Published online Dec 21, 2013. doi: 10.3748/wjg.v19.i47.8986
Revised: October 30, 2013
Accepted: November 18, 2013
Published online: December 21, 2013
Although the International Agency for Research on Cancer declared Helicobacter pylori (H. pylori) as a definite human carcinogen in 1994, the Japanese Society for Helicobacter Research only recently (February 2013) adopted the position that H. pylori infection should be considered as an indication for either amelioration of chronic gastritis or for decreasing gastric cancer mortality. Japanese researchers have found that H. pylori eradication halts progressive mucosal damage and that successful eradication in patients with non-atrophic gastritis most likely prevents subsequent development of gastric cancer. However, those who have already developed atrophic gastritis/gastric atrophy retain potential risk factors for gastric cancer. Because chronic perpetuated progression of H. pylori-associated gastric inflammation is associated with increased morbidity culminating in gastric carcinogenesis, a non-microbial approach to treatment that provides long-term control of gastric inflammation through nutrients and other interventions may be an effective way to decrease this morbidity. This non-microbial approach might represent a new form of prerequisite “rescue” therapy that provides a quicker path to the prevention of gastric cancer as compared to simple eradication.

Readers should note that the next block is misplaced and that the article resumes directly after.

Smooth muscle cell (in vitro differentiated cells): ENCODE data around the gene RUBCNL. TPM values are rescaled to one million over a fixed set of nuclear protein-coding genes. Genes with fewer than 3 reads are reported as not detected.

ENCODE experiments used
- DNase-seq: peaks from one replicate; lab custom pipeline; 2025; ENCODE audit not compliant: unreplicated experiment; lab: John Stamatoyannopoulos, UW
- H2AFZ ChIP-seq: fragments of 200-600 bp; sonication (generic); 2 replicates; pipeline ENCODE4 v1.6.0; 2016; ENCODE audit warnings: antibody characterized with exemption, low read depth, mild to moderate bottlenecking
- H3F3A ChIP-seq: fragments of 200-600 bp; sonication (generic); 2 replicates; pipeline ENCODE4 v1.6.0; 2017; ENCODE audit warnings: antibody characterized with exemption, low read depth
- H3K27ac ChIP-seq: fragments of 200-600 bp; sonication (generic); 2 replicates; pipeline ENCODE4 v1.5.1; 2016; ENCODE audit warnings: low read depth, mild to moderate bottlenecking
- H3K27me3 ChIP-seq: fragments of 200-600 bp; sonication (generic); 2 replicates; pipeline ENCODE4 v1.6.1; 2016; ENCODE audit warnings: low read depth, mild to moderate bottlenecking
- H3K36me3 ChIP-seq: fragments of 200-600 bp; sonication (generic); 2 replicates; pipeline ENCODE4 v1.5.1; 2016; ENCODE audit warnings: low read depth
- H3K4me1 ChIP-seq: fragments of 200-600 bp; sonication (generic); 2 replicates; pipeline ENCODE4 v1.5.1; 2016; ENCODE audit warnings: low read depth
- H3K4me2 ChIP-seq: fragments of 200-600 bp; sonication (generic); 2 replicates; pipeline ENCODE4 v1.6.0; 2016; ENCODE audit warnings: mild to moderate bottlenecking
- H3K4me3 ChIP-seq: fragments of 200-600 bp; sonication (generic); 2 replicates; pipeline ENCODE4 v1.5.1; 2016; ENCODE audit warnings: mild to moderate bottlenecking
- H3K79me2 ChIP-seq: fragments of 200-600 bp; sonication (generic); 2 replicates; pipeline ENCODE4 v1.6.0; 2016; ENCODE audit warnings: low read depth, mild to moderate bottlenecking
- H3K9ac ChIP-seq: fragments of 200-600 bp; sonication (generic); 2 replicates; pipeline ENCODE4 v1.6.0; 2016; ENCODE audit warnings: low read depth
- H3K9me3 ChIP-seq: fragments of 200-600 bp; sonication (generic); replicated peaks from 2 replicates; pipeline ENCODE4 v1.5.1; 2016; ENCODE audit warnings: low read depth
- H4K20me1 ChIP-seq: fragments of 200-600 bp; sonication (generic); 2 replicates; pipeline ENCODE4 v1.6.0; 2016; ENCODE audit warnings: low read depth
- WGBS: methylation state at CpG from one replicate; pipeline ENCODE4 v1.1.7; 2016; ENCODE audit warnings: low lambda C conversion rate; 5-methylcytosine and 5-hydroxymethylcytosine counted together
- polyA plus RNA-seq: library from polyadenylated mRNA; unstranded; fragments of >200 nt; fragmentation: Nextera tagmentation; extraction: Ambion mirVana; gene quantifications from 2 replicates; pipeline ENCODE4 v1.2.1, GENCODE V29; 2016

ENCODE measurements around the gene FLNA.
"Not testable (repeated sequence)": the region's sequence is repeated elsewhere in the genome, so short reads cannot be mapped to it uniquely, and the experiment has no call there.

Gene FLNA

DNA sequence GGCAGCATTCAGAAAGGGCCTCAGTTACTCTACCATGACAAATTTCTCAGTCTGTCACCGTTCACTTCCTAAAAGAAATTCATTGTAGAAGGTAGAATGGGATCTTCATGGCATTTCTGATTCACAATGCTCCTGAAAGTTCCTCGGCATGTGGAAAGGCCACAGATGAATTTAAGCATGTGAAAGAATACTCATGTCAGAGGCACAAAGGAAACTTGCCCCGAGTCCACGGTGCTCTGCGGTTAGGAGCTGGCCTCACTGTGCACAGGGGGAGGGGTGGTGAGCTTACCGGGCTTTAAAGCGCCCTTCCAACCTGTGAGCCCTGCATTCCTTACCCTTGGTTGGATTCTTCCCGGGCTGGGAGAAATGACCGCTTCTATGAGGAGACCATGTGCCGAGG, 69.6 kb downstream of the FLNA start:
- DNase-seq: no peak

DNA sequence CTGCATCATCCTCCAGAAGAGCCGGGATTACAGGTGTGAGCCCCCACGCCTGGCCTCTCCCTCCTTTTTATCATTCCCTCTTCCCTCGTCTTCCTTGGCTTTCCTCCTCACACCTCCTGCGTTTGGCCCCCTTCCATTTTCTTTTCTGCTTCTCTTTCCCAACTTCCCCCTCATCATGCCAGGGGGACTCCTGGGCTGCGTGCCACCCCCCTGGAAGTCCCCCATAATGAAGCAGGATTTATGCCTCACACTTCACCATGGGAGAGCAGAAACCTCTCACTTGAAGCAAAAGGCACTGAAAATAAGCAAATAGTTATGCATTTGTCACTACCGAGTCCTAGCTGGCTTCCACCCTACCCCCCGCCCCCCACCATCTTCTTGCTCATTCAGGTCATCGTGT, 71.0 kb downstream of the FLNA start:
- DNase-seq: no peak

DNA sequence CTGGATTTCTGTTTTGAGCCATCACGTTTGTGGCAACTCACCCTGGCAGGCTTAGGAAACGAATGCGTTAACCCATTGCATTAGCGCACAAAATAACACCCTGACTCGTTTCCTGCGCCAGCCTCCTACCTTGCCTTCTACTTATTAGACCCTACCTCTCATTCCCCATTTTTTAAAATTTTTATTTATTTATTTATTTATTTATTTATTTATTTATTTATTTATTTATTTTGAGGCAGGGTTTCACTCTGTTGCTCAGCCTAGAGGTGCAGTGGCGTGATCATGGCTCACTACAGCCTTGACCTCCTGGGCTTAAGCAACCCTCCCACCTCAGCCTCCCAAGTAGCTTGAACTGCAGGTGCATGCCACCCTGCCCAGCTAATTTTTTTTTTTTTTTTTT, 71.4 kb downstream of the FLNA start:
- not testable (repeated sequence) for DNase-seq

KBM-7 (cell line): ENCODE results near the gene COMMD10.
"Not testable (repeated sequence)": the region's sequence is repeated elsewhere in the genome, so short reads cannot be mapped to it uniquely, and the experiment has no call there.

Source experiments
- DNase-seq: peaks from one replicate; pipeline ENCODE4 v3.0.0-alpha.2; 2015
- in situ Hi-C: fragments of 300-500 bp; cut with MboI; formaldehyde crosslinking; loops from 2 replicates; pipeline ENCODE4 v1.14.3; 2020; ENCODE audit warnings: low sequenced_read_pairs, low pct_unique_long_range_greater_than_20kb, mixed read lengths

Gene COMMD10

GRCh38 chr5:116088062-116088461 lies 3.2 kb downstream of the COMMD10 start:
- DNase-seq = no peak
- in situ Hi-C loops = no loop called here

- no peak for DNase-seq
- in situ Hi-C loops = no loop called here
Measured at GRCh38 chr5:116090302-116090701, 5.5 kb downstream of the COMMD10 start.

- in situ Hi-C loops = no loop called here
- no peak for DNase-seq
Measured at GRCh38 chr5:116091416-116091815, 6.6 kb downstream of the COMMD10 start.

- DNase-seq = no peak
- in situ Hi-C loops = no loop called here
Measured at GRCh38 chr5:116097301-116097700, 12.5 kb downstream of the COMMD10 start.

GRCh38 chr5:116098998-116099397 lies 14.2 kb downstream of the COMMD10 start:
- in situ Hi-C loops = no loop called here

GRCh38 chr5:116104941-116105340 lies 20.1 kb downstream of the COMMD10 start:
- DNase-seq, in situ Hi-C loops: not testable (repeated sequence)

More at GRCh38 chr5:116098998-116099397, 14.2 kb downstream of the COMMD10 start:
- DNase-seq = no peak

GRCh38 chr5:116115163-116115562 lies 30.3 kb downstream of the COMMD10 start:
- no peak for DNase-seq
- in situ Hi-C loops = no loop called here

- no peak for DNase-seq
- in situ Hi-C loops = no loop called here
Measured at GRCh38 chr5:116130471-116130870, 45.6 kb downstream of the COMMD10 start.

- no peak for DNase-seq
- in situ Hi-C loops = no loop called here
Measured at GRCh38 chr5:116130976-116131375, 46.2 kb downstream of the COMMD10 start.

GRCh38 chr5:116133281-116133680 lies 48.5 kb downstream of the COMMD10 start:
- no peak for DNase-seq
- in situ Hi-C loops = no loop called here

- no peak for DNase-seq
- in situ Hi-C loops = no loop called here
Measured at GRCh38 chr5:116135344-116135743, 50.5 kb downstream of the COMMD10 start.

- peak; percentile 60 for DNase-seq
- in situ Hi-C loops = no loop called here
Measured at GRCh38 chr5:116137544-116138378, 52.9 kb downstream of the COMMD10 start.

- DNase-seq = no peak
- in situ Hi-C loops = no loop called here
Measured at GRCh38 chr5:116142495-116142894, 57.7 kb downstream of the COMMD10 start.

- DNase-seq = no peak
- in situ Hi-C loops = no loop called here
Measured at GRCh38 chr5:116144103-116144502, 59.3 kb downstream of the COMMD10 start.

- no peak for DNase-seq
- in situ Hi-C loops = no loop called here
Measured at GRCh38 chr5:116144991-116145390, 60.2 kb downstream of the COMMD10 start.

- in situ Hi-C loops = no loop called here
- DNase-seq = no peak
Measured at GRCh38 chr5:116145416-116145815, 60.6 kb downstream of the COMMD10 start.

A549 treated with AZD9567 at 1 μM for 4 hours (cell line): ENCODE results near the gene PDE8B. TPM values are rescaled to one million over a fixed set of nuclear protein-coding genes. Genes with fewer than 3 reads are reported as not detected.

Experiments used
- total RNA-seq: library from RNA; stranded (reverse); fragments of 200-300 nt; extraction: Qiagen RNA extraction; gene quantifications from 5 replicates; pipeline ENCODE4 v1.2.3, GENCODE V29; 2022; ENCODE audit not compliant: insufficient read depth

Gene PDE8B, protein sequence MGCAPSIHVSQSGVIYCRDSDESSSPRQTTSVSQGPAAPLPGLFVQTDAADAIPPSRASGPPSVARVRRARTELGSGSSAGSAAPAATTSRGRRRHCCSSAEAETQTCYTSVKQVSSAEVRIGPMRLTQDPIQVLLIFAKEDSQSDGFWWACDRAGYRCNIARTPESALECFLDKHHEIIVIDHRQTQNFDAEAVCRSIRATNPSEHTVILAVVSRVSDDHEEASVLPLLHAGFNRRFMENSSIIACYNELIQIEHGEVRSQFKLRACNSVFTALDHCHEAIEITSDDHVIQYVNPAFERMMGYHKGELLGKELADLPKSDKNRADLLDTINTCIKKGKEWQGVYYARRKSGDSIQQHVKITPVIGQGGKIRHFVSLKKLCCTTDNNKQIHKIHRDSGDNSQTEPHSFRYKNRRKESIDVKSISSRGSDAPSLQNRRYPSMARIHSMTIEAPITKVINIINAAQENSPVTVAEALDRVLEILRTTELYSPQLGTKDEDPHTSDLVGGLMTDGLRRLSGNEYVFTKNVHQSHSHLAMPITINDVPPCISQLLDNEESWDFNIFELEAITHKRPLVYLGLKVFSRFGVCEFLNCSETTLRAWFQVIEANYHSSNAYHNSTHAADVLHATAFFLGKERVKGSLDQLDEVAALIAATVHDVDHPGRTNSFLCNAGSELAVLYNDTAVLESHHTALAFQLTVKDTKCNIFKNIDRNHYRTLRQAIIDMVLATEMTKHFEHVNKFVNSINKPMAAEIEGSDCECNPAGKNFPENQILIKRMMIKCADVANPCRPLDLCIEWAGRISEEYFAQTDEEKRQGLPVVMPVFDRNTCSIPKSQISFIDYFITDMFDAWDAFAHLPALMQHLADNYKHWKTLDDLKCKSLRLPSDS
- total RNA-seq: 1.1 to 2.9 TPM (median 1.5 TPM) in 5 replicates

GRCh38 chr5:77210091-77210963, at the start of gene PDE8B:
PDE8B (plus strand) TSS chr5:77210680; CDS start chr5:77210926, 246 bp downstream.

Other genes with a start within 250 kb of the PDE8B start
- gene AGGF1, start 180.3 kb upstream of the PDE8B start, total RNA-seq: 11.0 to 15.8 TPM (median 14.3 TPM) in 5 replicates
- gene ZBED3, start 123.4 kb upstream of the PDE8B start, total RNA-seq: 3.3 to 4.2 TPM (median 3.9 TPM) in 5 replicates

Core tip: Gastric cancer is a multi-factorial and multi-step disease associated with various risk factors including environmental and pathogenic microbial chronic inflammation. Pharmaceutical intervention and the eradication strategy can provide rapid relief of acute inflammation but fails to correct the underlying cause of chronic inflammation. A non-microbial approach for modulating Helicobacter pylori associated gastric inflammation may be an attractive and rapid alternative to optimize cancer prevention strategies and minimize adverse side effects associated with therapeutic regimens.